In Scandinavia, a running theme, or a line that connects things together is called “the red thread.” You follow the red thread through a forest of information to find the connection.
In English, we call this the “common thread” — but I think the red thread is a much more visual concept and has more of an impact.
When you promote content, keep a red thread running through your content and your social channels. At Falcon.io, we’ve found that our landing pages don’t perform as well if the ad images and headlines don’t clearly match the landing page. The journey that you take your audience on should be clearly marked to keep their attention and reinforce messaging, especially if you take them from social channel to blog to the landing page, and so forth.
Make sure your images and headlines match throughout your content to keep your conversions rolling and your audience connected.
5. Leverage each channel
Use the strengths of each social media channel to your advantage when distributing content.
Tailor your content to the format and use of each channel, focusing on the image for Instagram, the storytelling for Facebook, the opportunity to engage and re-share on Twitter. Content carries better when it’s delivered in context, and feels more personalized when it speaks to the experience of how it’s consumed.
Here are some basic rules of thumb with the top four networks:
Facebook – This platform centers around friends and family, so people typically share photos, videos, and discussions related to their daily lives and personal adventures so those close to them can share in the experience. That, in addition to a tidal wave of cat videos, recipe GIFs, news, and political conversations.
Twitter – Twitter is all about what is happening in the moment. Its limited character count also makes it ideal for quick thoughts, rather than longer conversations. For that reason, people lean towards breaking news, live events such as sports or concerts, and in-the-moment pop culture updates.
LinkedIn – LinkedIn is where people go to create and develop their professional image by listing their skills and accomplishments, forging new connections, or participating in industry-related discussions.
Instagram – As a visual-first platform, Instagram has done its best to make everyone’s photos look beautiful and engaging. You’ll definitely see a different side to a person when you check their Instagram profile. Instagram Stories has escalated in popularity as format during 2017, and looks set to continue that trajectory in 2018.
And it definitely doesn’t hurt to know the best times to post to each channel.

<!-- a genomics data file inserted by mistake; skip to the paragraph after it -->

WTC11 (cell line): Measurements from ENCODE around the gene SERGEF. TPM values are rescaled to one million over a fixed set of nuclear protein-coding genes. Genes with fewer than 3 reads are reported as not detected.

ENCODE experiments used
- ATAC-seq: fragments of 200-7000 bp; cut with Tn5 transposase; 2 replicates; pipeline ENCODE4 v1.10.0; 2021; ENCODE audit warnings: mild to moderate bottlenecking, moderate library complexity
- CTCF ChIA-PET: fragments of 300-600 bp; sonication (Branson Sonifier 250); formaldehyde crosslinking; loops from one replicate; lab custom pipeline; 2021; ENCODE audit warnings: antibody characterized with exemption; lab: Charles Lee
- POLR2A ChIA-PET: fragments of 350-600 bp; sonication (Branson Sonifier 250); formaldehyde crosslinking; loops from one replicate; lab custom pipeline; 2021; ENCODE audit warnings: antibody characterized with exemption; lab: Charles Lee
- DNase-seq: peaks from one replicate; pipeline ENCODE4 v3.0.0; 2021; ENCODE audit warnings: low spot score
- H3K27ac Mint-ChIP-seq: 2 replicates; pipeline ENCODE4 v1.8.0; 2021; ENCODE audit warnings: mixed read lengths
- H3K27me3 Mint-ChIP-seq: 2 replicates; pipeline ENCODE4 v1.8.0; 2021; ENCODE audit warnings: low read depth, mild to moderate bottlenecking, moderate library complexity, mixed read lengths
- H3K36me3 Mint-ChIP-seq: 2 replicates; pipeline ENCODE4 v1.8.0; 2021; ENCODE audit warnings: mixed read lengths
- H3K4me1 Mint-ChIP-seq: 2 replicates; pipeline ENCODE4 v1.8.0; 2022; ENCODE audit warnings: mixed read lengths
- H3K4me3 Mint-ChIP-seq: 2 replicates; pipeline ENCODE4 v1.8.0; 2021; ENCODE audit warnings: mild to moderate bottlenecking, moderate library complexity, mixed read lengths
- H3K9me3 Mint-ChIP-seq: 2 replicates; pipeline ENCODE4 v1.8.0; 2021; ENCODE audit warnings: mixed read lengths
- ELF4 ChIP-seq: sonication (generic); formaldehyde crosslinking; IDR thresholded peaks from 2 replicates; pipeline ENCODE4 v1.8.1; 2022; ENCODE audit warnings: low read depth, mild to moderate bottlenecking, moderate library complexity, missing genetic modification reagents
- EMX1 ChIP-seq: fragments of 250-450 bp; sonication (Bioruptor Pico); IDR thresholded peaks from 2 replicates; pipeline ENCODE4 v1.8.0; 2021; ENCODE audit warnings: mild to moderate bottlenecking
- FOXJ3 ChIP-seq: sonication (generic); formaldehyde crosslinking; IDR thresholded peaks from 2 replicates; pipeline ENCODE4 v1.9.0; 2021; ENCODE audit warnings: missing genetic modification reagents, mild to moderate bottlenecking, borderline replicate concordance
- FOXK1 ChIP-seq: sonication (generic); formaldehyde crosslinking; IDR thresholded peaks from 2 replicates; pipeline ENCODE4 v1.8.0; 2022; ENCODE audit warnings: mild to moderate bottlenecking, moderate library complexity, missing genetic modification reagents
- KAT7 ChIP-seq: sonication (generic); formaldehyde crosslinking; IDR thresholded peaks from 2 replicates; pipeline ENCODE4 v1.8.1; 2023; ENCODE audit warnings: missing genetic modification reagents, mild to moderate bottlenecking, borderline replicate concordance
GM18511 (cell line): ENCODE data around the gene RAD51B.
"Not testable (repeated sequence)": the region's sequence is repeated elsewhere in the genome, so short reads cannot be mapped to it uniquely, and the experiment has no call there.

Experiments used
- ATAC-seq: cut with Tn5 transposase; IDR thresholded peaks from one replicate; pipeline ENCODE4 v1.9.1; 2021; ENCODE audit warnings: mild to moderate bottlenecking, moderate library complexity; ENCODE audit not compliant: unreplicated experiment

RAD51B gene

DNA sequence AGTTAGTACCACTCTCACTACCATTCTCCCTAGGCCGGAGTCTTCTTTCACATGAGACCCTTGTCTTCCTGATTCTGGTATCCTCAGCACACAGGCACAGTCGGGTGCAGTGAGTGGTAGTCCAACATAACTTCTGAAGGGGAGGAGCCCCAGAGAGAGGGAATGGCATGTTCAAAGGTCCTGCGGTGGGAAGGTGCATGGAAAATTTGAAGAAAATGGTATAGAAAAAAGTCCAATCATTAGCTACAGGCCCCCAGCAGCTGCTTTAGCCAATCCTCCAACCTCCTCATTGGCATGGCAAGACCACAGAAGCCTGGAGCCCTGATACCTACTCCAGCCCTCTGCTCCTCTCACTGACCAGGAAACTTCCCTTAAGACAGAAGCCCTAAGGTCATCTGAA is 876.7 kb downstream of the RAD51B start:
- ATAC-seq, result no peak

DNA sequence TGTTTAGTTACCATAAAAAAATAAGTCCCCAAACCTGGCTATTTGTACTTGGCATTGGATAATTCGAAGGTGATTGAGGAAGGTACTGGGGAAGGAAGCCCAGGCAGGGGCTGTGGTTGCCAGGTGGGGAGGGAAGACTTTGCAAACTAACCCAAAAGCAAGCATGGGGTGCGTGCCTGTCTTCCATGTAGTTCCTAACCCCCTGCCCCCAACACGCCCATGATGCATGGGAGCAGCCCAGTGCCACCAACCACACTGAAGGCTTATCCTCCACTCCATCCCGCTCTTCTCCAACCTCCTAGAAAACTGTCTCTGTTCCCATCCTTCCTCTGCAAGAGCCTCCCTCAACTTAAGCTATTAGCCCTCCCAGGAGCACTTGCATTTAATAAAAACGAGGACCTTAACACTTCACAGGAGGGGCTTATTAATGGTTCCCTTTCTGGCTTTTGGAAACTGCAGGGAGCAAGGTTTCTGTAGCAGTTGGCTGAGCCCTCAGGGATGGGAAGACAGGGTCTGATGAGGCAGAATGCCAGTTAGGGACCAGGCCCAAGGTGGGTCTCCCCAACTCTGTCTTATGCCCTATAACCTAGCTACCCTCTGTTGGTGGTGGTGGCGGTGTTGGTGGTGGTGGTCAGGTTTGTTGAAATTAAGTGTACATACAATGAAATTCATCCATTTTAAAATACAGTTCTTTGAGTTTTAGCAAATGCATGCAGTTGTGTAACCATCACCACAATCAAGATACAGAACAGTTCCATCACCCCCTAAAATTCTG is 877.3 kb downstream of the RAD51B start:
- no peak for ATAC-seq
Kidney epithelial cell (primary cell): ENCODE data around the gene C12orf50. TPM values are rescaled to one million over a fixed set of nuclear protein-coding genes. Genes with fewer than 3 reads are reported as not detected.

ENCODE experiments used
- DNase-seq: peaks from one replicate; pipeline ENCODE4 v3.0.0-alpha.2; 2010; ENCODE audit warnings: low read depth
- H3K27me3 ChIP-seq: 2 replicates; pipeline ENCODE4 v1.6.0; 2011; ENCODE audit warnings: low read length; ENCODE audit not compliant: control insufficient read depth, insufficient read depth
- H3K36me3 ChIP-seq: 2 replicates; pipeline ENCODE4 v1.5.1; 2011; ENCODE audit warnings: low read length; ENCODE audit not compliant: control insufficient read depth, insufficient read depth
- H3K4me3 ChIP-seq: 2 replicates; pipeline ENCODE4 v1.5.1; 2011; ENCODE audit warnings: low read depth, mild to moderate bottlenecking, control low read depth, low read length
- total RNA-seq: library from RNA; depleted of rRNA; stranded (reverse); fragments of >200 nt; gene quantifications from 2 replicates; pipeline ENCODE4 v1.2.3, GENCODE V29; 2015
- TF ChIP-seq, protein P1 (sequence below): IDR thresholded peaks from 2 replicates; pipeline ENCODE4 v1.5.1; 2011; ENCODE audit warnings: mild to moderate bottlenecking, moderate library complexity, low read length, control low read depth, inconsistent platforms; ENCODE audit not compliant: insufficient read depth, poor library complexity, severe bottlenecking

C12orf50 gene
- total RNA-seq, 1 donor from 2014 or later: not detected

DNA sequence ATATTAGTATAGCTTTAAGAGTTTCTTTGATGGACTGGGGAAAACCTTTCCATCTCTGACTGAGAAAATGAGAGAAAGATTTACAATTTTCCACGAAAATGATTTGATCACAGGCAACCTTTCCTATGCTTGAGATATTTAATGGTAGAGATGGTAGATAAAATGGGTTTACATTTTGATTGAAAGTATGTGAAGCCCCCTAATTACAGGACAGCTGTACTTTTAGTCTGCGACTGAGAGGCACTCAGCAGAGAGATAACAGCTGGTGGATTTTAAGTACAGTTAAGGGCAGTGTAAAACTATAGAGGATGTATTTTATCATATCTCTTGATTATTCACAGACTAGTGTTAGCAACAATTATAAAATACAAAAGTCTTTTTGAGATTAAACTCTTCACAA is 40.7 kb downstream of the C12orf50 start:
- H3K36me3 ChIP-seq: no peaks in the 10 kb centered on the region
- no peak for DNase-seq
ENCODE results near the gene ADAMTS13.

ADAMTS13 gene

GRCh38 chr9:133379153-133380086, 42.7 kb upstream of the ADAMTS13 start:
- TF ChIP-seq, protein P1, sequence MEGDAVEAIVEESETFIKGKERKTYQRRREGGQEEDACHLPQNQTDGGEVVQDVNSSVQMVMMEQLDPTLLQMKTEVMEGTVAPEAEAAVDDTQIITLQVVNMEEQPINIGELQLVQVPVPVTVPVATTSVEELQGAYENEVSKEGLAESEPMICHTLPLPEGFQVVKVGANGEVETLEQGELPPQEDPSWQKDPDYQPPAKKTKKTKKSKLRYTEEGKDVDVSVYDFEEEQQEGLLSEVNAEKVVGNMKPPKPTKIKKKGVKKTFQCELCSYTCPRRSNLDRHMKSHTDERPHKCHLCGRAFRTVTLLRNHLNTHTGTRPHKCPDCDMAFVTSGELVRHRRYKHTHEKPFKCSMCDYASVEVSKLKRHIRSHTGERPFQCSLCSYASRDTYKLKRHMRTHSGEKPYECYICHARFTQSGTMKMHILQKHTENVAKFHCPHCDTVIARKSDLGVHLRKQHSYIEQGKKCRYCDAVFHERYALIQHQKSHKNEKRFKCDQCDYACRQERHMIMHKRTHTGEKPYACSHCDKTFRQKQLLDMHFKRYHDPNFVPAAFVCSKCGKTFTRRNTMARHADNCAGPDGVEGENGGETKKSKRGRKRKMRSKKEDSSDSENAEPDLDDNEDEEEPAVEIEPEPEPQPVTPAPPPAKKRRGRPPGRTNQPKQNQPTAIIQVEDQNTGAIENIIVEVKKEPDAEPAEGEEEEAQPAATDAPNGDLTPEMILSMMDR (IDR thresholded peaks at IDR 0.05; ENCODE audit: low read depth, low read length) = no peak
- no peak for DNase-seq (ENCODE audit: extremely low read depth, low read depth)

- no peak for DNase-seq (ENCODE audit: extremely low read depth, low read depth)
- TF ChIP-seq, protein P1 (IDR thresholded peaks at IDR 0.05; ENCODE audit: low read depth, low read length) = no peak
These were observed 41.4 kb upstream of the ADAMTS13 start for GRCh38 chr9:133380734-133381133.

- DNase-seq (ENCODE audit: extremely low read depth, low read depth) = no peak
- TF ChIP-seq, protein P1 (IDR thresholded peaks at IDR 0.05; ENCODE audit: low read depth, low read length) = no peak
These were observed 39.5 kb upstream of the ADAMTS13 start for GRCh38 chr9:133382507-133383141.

6. Encourage a dialogue
Forget push marketing when it comes to social content campaigns. Engage with your audience as much as you can. Opening a conversation around your content allows for questions and an exchange of ideas, and lets you get to know your audience on a more personal level. Earning your audience’s trust fosters an invaluable relationship.
Call out your influencers on relevant content in social to tap into their networks, and use listening to identify engagement opportunities. Capture user-generated content wherever possible, and ask to share. Audiences love to be recognized by the brands they support, and UGC builds trust with potential new customers, who see it as a stamp of approval by their peers.
7. Save yourself a headache – use a content calendar
Aside from sparing you from the efficiency black hole of email chains and excel sheets, a good content calendar will go a long way in improving your content quality and impact.
Look at it as a door to achieving all the points above. A content calendar allows you to take your planning to the next level, while the more advanced software versions allow tracking and performance monitoring.
Good content doesn’t exist in a vacuum. By viewing all your initiatives in one place you can see the gaps in your strategy and align otherwise disparate teams and markets. A shared content pool or library is where you can store star assets for repurposing, and collaborate on the editing process.
For more on how to skyrocket your content quality using a content calendar see 10 Steps to Building an Awesome Social Media Content Calendar.
How are you boosting your social content campaigns this winter? Tweet us your ideas @FalconIO.